Center for Strategic Communication

This afternoon, Joel Wit, of 38 North, gave a unique talk about North Korea’s current nuclear and missile programs and possible American responses to them utilizing satellite imagery.  Mr. Wit is considered to be one of the premier North Korean experts in the U.S. and began his career at the State Department during the Cold War conducting similar satellite imagery studies of Soviet weapons programs.

Mr. Wit made a number of points and observations as he worked through an imagery study of North Korea’s probable nuclear testing site, its 5 megawatt and light water reactor sites, and its missile test facilities, some of which can be found here.

In regards to the nuclear testing facility at Punggye-ri that North Korea may have used for the 2013 test and used in its 2009 test, Mr. Wit had a number of things to say about recent activity at the site including its possible expansion and possible indicators to watch for prior to a nuclear test.

There was no notable recent work on a possible expansion of the site prior to January of this year.  Since April, however, large amounts of activity have been observed at this site including large amounts of digging and other earthmoving activities.  These seem to indicate both the possibility of maintenance and upgrades to the pre-existing tunnel facility and the construction of a new tunnel into the side of a neighboring mountain.  This digging into the mountain appears to be a long term project as satellite imagery seems to show bedrock from the interior of the mountain being removed.

These tunnels are critical as they provide the North Korean regime with a relatively safe way to carry out their nuclear tests without exposing their country to fallout.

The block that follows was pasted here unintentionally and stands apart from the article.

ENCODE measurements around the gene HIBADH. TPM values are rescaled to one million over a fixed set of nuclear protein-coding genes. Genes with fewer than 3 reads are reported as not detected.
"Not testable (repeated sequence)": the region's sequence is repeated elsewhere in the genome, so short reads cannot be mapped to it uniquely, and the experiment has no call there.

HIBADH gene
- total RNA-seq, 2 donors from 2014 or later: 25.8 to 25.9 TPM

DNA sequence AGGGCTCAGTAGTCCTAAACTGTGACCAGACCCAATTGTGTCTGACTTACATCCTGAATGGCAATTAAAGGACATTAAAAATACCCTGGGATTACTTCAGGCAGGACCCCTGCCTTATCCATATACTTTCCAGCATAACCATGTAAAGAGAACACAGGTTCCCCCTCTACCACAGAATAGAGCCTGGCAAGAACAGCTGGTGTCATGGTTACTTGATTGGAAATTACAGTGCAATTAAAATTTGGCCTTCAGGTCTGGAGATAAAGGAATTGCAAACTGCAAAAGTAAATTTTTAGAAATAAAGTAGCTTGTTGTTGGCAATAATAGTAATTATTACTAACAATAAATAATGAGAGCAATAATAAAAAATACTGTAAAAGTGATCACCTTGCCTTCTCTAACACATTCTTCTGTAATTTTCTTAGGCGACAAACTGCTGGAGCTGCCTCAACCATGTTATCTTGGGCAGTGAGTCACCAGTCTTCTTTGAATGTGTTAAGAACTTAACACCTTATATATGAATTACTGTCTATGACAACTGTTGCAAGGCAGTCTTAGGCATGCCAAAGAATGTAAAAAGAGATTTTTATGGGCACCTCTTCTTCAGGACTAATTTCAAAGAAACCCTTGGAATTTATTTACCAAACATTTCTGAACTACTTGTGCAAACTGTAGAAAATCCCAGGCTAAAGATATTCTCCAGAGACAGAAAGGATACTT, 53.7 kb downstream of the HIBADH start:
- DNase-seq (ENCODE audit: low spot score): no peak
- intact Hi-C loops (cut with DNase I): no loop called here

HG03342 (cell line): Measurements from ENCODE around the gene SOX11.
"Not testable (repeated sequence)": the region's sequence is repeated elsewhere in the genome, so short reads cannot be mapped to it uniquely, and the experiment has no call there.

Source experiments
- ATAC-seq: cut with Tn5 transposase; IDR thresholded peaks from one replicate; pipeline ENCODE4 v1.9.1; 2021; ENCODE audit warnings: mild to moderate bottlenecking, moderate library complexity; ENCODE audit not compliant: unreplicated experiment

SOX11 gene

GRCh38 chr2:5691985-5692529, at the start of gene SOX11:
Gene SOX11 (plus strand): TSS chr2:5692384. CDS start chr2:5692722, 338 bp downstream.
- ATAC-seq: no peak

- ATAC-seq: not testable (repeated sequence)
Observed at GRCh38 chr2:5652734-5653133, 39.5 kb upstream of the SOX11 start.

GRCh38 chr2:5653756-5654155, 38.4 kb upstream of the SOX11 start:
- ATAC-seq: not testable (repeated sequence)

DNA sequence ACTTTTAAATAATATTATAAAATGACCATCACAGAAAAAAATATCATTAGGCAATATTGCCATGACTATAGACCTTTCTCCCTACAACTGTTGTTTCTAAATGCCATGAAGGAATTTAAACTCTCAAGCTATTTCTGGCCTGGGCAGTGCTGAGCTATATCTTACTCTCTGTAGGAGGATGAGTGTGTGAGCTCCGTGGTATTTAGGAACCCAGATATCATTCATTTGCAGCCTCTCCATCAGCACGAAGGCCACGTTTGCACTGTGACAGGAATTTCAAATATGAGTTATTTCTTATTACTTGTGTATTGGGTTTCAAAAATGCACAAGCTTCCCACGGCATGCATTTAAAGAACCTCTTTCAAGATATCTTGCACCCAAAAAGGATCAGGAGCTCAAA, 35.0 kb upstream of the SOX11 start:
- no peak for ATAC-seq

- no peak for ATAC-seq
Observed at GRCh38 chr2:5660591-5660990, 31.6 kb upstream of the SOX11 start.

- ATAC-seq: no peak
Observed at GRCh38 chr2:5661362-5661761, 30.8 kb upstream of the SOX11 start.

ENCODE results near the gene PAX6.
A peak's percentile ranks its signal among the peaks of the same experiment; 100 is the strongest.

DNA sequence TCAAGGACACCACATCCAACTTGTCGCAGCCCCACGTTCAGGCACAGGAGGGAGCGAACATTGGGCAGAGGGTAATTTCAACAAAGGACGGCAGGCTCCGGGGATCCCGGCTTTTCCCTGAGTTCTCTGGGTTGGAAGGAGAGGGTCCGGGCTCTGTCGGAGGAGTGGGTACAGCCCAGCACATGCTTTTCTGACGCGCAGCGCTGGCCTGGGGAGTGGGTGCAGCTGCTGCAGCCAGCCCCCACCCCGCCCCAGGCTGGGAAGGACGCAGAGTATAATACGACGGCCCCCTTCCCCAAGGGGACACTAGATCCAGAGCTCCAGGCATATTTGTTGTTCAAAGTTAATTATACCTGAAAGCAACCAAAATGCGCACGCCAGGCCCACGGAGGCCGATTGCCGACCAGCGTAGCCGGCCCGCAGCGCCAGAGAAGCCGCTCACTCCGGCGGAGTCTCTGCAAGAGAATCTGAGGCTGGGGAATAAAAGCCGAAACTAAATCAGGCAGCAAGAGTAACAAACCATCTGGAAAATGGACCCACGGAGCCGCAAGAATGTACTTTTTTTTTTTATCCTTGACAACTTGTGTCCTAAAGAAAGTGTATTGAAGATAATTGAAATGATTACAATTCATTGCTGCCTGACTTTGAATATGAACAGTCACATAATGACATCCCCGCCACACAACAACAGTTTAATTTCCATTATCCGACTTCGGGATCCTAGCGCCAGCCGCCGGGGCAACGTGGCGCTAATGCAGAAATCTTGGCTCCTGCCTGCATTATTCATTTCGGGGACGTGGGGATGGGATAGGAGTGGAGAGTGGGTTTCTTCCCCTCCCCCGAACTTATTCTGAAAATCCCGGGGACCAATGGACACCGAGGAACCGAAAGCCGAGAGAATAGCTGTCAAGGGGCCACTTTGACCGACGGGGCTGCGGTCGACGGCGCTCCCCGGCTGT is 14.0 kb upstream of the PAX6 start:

There has also been visible activity of the surrounding forest being cleared away in possible preparation for future building.

All of this new construction has been occurring despite the diplomatic efforts by China, sanctions, and a recent North Korean peace overture indicating that North Korea may not be terribly deterred from pursuing its nuclear program.

Mr. Wit pointed out that the US is not currently aware of what to look for in its satellite imagery as during the Cold War for indications that a nuclear test may soon occur.  However, one possible indicator that Mr. Wit has observed is the appearance of a satellite communications dish prior to the test but this dish disappears during and after the test.

In regards to North Korea’s restarting of its 5 megawatt reactor and bringing its new light water reactor on line Mr. Wit made it clear that it appears that North Korea had a plan to quickly restart its 5-megawatt plutonium reactor after having previously destroyed a critical component of its water cooling system.  As proof of this he pointed to the fact North Korea had very quickly constructed a new water cooling system for its light water reactor and in such a way to allow for the 5 megawatt reactor to be very quickly linked into the same system.

It is unknown when or if either of these reactors are already operational, though this will be a function of how quickly fuel for either of them can be prepared.

Finally, in regards to North Korea’s missile programs Mr. Wit pointed out that imagery indicates that it is currently building new facilities at its long range testing facility.  This construction would seem to be consistent with the facilities that would be needed for testing missiles that would be 3 to 4 times larger than most of North Korea’s current models.

Mr. Wit went on to outline a number of his opinions of current U.S. policy on North Korea and its nuclear program in regards to his analysis of the imagery data.  Put succinctly; the U.S. must begin to consider how to engage North Korea in addition to simply putting pressure on it, lest the rest of the world acquiesce to North Korea’s new status as a nuclear state.

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Christopher Smith is a PhD student at the University of Arizona’s Department of Chemistry and Biochemistry with a focus on Analytical Chemistry.